PLC Resources and More

Rose-AwardThe ROSE Award
Engage the entire staff in preparing ROSE Award certificates for one another. ROSE stands for Recognition of Superior Effort. All stakeholders are encouraged to complete and present certificates for other staff members “in appreciation of superior effort to promote high levels of collaboration, teaching, learning and leading.”  Access a template and an ROSE Award exemplar created by the Appleton Area School District, Wisconsin. The use of the ROSE Awards resulted led to certificates being posted on bulletin boards in classrooms, front offices, cafeterias, custodial offices and homes. Why not include parents in this process as well?  As an outreach, post a list of ROSE Award recipients, complete with the efforts made, on the school or district website. 

For additional celebration ideas, see pages 98-105 in Creating a Culture for Learning: Your Guide to PLCs and More written by several Just ASK consultants.



Results-Based Professional Development Models Edited by Brenda Kaylor
This text provides all the tools professional developers need to introduce and implement five models: coaching/mentoring, independent study, inquiry, process, and training. The use of these models supports the purpose of ensuring that every educator engages in effective professional development every day so every student achieves.


MCCCAp1Making the Standards Come Alive!
e-Newsletter by Heather Clayton

This newsletter is a must read for any educator committed to ensuring that students’ engagement and achievement levels are significantly increased. The author, Heather Clayton, Just ASK Associate and principal of Mendon Center Elementary School, Pittsford Central School District, New York, explores strategies that can help us design instruction based on rigor standards in ways that maximize their positive impact on student learning. We encourage you to use entire issues to promote thought-provoking discussions and use key points as handy inserts in newsletters or posts on district and school websites.

StandardsBasedClassroomSelfInventoryStandards-Based Classroom Self-Inventory
You can’t get to where you want to go unless you know where you’ve been and where you are right now. A mutual understanding of the content standards and standards-based teaching and learning is a critical foundation for increasing student learning. This self-inventory helps you analyze where you are in terms of curriculum, instruction, assessment, and student learning using points on a continuum that describe classrooms in transition to ideal classrooms based on standards. Complete the self-inventory to find out where your practice and your students are on the continuum.



Just for the ASKing!
e-Newsletter by Bruce Oliver
Designed to help you get more out of our widely popular e-newsletter, each issue of Just for the ASKing! has been arranged into one or more focus areas. Now you can find all issues that pertain to instructional leadership, creating a culture for learning, supervision and evaluation, best practice in instruction, assessment, meeting the needs of diverse learners, as well as certain issues that are motivational or thought provoking.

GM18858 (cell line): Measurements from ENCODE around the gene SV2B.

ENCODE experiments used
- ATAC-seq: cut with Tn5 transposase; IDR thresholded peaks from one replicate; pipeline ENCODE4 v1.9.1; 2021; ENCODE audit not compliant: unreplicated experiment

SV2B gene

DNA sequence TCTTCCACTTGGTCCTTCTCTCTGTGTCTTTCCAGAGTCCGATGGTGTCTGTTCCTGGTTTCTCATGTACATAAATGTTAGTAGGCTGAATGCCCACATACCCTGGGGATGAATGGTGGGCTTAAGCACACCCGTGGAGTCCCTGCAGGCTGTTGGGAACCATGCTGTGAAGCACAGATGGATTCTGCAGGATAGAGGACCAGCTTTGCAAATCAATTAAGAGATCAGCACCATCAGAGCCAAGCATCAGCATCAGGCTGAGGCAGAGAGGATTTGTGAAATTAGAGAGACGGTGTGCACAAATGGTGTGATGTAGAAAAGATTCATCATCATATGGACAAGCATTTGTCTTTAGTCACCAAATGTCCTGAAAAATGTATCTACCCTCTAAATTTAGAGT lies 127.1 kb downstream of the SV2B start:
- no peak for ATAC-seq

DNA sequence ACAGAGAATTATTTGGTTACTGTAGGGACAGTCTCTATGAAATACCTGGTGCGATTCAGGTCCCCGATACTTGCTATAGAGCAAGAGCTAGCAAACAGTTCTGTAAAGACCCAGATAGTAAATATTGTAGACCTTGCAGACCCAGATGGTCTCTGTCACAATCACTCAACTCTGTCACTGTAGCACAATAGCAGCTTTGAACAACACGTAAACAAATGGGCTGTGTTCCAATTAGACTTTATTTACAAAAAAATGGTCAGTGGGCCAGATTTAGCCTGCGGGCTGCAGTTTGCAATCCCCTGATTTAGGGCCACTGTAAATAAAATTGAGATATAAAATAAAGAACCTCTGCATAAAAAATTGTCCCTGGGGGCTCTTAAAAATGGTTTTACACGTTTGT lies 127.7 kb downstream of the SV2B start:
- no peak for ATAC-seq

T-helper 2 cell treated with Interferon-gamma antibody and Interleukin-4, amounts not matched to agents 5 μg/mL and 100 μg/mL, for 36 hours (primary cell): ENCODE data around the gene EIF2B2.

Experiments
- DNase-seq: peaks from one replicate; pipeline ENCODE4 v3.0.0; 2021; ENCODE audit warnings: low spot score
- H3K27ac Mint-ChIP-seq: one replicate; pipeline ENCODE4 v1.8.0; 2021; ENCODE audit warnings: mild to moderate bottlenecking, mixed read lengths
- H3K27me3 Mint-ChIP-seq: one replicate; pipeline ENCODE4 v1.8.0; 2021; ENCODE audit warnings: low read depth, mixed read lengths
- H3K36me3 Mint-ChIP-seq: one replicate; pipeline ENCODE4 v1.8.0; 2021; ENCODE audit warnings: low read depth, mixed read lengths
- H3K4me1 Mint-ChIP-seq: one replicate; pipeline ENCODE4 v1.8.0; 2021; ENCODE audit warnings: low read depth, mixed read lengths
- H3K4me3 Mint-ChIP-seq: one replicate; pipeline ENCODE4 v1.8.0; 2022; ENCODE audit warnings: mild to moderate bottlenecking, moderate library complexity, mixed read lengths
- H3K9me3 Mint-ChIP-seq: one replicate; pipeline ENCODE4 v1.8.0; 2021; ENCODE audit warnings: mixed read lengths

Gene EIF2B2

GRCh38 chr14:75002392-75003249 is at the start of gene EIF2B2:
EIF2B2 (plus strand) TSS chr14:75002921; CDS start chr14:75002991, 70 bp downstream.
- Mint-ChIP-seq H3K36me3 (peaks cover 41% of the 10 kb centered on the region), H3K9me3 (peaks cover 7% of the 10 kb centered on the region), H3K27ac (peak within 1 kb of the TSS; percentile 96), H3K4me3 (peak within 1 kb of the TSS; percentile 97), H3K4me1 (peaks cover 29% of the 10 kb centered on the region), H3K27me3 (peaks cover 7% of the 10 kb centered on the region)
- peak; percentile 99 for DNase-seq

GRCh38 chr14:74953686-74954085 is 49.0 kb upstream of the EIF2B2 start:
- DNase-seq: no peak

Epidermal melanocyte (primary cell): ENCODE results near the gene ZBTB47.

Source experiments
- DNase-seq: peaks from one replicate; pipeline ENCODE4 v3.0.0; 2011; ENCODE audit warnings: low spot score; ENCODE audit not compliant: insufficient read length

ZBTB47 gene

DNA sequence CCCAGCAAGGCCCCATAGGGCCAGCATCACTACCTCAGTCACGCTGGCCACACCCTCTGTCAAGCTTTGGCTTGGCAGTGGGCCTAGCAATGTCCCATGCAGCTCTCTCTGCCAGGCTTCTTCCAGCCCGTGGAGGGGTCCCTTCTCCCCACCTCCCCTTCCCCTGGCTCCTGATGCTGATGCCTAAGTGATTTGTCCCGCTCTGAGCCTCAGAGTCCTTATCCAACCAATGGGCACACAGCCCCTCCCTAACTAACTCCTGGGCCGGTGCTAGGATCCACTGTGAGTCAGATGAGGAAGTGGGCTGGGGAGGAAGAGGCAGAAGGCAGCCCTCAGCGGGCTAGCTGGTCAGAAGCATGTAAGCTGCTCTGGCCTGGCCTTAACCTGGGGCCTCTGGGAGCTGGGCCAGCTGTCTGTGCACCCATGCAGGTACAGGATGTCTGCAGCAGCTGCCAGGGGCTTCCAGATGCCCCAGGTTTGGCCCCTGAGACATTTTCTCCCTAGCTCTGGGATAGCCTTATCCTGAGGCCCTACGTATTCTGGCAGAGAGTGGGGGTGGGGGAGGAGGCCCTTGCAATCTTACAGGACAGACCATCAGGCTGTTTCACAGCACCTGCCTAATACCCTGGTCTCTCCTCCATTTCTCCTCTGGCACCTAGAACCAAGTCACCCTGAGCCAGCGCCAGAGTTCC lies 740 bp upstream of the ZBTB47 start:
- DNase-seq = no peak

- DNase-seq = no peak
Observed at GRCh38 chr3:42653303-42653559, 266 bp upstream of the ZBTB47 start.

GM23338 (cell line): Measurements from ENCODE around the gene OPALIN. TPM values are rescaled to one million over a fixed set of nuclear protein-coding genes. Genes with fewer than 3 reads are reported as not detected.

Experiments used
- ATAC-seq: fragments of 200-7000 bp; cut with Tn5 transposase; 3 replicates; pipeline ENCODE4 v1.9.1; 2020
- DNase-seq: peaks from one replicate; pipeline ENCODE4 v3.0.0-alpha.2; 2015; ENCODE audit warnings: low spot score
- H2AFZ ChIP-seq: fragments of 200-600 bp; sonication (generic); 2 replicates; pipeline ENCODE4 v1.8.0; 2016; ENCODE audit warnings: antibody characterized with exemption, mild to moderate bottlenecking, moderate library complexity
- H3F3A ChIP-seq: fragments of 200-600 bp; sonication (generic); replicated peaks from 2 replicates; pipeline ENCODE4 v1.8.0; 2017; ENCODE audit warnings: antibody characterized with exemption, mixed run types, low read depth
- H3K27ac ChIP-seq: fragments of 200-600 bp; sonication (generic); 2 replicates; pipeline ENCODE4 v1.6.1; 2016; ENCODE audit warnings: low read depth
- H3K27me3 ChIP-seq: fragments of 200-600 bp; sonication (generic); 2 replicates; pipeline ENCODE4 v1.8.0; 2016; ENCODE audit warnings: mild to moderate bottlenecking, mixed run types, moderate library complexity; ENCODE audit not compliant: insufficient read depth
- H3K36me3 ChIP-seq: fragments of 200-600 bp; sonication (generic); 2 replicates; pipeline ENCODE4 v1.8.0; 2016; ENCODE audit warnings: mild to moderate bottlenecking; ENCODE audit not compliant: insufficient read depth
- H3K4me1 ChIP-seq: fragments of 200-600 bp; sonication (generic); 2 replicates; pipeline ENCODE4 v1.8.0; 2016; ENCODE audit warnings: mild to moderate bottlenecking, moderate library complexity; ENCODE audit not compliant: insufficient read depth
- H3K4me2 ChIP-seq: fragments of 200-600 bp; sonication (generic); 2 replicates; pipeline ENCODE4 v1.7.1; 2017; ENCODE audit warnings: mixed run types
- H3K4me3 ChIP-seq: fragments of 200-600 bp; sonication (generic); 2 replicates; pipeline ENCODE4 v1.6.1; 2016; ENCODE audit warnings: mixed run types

EssentialRolesResponsibilitiesEssential Roles and Responsibilities
Standards-Based Education (SBE) only works well when everyone in the system is focused on doing everything necessary to ensure that all students are learning at high levels. This tool describes how all members of the SBE system might do their work. As an individual, use this tool for self-assessment and goal setting. Groups may use it to start conversations, discussions, and dialogues about how different roles support SBE.




Differentiation in the 21st Century Classroom
This article, by Paula Rutherford, was published in the March 2005 edition of Instructional Leader, the journal of the Texas Elementary Principals and Supervisors Association (TEPSA). It discusses how educators need to abandon the “search for a quick fix” regarding student learning and instead ensure that the attitudes, skills, and knowledge of content, learning theory, and repertoire are in place so that teachers can use their repertoires to differentiate instruction in productive ways.

LeadingtheLearningLeading the Learning
This article was published in the September/October 2006 issue of Leadership, the journal of the Association of California School Administrators (ACSA). Paula Rutherford lists the essential variables school leaders need to address in order to promote teacher growth and student learning in the 21st century. She emphasizes that administrators need to use the standards-based planning process to design interactions with staff that, in turn, will promote teacher growth and student learning. Recommended resources to supplement each variable are also discussed.